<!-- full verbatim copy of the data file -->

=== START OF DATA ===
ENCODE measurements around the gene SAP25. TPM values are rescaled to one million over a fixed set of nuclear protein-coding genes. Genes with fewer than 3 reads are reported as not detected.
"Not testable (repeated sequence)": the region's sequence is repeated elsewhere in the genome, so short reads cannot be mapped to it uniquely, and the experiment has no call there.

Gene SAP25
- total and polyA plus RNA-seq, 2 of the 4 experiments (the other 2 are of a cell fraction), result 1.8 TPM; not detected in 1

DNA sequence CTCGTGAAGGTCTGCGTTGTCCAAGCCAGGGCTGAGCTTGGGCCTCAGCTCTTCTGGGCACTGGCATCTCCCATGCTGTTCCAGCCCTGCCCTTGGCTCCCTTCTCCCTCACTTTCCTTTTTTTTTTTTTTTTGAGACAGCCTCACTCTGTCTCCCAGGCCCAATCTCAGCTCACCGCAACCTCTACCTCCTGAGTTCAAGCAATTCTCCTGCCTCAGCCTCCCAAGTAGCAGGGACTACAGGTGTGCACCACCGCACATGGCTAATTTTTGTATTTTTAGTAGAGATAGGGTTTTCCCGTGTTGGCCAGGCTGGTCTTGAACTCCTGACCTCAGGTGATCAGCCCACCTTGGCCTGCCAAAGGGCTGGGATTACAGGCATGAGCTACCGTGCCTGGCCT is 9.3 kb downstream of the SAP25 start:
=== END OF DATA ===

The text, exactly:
ENCODE measurements around the gene SAP25. TPM values are rescaled to one million over a fixed set of nuclear protein-coding genes. Genes with fewer than 3 reads are reported as not detected.
"Not testable (repeated sequence)": the region's sequence is repeated elsewhere in the genome, so short reads cannot be mapped to it uniquely, and the experiment has no call there.

Gene SAP25
- total and polyA plus RNA-seq, 2 of the 4 experiments (the other 2 are of a cell fraction), result 1.8 TPM; not detected in 1

DNA sequence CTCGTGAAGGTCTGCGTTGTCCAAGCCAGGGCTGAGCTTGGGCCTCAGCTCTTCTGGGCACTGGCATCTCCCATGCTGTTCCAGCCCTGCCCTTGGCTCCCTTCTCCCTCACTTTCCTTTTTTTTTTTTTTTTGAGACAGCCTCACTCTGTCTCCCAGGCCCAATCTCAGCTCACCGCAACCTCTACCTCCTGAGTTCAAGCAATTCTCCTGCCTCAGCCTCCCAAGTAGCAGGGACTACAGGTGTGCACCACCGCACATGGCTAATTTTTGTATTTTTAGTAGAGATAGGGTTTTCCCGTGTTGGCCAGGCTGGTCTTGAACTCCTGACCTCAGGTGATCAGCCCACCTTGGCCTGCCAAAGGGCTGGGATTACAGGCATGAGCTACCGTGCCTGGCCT is 9.3 kb downstream of the SAP25 start: